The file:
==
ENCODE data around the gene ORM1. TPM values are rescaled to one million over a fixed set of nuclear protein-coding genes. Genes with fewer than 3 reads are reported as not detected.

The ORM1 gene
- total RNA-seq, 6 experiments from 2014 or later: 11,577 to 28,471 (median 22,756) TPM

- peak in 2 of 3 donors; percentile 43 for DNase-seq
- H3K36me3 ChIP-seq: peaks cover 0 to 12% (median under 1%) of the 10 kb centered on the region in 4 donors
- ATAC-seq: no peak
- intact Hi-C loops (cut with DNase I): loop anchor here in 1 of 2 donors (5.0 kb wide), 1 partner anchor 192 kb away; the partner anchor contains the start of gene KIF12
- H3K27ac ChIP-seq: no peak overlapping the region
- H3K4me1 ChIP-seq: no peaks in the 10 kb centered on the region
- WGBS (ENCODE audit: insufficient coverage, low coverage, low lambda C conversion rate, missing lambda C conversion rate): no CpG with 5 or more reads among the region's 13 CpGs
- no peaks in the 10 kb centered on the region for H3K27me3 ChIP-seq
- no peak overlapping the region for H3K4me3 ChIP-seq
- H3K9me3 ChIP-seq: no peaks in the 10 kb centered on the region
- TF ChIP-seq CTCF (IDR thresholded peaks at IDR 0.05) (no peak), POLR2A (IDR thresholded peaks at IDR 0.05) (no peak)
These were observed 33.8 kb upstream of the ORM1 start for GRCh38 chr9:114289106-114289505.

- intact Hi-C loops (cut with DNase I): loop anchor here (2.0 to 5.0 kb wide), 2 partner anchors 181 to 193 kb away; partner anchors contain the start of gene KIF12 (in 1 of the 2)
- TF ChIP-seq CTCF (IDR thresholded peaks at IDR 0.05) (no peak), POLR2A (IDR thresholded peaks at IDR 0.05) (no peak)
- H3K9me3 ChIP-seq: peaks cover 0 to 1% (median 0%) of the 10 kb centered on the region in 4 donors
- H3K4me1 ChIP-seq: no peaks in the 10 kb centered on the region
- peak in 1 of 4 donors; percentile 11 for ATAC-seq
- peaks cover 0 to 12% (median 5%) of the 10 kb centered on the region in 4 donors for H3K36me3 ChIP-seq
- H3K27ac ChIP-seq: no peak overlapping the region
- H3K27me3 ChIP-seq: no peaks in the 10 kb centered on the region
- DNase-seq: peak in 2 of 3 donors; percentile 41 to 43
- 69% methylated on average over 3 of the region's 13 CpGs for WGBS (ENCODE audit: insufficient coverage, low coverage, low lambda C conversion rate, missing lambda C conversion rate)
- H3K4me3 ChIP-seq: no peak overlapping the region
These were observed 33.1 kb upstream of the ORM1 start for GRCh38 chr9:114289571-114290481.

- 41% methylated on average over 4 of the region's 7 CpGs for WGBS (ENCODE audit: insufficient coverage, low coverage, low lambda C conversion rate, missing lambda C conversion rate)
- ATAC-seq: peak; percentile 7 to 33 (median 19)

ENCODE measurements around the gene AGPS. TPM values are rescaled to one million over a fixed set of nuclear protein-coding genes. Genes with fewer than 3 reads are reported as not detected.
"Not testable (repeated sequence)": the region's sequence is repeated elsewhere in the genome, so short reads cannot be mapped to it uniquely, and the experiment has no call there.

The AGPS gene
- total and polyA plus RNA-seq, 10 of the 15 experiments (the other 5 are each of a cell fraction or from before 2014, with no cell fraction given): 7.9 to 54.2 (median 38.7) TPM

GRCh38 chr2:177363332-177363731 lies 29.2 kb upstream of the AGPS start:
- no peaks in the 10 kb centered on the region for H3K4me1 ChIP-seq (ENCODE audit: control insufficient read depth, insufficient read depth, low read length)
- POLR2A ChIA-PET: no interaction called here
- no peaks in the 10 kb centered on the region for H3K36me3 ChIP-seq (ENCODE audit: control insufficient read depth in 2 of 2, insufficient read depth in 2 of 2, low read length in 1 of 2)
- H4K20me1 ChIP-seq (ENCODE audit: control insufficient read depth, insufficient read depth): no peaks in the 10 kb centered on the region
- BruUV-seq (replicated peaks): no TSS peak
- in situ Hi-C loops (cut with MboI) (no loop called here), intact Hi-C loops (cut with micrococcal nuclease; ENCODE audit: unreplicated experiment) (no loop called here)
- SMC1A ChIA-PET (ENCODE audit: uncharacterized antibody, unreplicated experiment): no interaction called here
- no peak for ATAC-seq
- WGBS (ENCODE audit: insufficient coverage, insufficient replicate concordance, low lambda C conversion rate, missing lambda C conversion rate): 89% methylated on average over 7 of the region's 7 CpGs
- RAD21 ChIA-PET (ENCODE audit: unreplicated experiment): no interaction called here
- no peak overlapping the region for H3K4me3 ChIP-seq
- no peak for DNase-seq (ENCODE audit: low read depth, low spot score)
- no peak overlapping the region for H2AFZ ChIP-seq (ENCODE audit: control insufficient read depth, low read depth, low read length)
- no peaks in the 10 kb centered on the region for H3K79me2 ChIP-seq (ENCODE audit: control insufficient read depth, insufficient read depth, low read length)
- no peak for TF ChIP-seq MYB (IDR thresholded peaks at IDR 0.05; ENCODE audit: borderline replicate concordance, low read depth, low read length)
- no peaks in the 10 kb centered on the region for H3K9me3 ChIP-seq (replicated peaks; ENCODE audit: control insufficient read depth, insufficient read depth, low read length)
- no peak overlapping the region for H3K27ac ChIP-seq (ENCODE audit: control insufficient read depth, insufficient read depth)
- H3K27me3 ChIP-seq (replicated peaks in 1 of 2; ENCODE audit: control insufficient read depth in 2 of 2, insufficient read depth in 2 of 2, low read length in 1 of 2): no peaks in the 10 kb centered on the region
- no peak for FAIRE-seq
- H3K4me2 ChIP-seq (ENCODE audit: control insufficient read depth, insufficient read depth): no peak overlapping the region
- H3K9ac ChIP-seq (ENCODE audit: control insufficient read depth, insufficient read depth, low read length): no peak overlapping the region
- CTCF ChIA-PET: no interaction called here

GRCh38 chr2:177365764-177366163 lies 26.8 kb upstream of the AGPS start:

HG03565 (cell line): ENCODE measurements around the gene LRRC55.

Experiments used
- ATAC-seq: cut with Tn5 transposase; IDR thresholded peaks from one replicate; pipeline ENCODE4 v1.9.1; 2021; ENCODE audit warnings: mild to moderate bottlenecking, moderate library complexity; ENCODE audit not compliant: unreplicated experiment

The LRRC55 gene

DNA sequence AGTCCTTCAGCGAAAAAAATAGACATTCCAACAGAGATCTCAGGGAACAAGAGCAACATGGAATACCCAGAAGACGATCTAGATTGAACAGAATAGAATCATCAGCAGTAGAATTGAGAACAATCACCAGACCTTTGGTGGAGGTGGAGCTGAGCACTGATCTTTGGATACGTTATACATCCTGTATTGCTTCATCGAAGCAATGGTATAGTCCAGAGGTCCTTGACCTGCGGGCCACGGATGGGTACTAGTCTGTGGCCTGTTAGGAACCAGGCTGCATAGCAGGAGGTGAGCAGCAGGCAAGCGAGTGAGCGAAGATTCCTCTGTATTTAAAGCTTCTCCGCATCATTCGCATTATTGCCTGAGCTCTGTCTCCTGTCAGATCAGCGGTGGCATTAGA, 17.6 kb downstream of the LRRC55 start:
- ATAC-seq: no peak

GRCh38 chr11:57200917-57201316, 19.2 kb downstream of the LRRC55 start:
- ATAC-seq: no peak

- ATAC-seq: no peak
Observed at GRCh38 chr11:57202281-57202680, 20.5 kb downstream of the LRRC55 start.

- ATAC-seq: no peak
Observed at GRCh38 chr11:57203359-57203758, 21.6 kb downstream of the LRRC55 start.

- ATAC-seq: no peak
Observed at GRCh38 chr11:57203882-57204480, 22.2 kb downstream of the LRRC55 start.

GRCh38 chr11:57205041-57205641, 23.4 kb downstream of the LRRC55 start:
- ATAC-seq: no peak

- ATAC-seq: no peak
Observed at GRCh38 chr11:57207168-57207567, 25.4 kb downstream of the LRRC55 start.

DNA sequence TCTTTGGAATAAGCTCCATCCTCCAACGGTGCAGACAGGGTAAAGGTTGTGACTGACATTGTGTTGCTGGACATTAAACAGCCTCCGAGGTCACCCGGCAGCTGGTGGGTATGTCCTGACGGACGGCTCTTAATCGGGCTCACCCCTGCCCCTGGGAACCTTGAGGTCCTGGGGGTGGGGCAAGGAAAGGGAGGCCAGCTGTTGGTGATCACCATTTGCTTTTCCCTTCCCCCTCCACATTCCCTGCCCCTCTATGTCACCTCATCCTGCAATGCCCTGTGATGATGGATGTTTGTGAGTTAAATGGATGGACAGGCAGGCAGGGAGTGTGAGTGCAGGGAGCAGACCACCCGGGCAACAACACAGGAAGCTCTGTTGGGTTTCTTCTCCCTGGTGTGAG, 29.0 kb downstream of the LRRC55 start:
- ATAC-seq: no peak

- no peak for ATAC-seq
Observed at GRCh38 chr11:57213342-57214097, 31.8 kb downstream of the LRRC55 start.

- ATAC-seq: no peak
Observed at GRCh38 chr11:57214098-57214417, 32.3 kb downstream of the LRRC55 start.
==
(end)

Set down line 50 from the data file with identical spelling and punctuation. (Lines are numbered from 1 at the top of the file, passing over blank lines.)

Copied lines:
- no peaks in the 10 kb centered on the region for H3K9me3 ChIP-seq (replicated peaks; ENCODE audit: control insufficient read depth, insufficient read depth, low read length)